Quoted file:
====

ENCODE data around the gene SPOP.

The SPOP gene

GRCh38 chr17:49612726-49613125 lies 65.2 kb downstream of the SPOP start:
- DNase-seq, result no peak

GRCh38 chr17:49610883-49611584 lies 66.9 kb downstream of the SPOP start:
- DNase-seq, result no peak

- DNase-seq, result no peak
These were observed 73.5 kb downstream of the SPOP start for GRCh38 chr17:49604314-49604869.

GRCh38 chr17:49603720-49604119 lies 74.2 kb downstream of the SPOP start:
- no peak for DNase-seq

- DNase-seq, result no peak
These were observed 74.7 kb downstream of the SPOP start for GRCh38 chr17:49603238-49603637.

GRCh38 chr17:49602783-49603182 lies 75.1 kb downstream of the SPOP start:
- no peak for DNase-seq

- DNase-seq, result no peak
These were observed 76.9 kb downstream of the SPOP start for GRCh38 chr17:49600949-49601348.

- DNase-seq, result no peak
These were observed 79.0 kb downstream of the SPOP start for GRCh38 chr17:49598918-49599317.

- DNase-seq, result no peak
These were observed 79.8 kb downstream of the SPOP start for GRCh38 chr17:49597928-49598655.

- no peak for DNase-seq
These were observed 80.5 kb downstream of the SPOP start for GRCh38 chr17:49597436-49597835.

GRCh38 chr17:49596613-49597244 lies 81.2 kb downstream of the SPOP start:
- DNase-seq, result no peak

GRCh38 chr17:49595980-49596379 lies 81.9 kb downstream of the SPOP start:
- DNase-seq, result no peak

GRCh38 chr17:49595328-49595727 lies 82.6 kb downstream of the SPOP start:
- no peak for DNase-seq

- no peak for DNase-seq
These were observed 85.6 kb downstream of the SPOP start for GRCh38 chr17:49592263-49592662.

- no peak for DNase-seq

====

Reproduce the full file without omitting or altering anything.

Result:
ENCODE data around the gene SPOP.

The SPOP gene

GRCh38 chr17:49612726-49613125 lies 65.2 kb downstream of the SPOP start:
- DNase-seq, result no peak

GRCh38 chr17:49610883-49611584 lies 66.9 kb downstream of the SPOP start:
- DNase-seq, result no peak

- DNase-seq, result no peak
These were observed 73.5 kb downstream of the SPOP start for GRCh38 chr17:49604314-49604869.

GRCh38 chr17:49603720-49604119 lies 74.2 kb downstream of the SPOP start:
- no peak for DNase-seq

- DNase-seq, result no peak
These were observed 74.7 kb downstream of the SPOP start for GRCh38 chr17:49603238-49603637.

GRCh38 chr17:49602783-49603182 lies 75.1 kb downstream of the SPOP start:
- no peak for DNase-seq

- DNase-seq, result no peak
These were observed 76.9 kb downstream of the SPOP start for GRCh38 chr17:49600949-49601348.

- DNase-seq, result no peak
These were observed 79.0 kb downstream of the SPOP start for GRCh38 chr17:49598918-49599317.

- DNase-seq, result no peak
These were observed 79.8 kb downstream of the SPOP start for GRCh38 chr17:49597928-49598655.

- no peak for DNase-seq
These were observed 80.5 kb downstream of the SPOP start for GRCh38 chr17:49597436-49597835.

GRCh38 chr17:49596613-49597244 lies 81.2 kb downstream of the SPOP start:
- DNase-seq, result no peak

GRCh38 chr17:49595980-49596379 lies 81.9 kb downstream of the SPOP start:
- DNase-seq, result no peak

GRCh38 chr17:49595328-49595727 lies 82.6 kb downstream of the SPOP start:
- no peak for DNase-seq

- no peak for DNase-seq
These were observed 85.6 kb downstream of the SPOP start for GRCh38 chr17:49592263-49592662.

- no peak for DNase-seq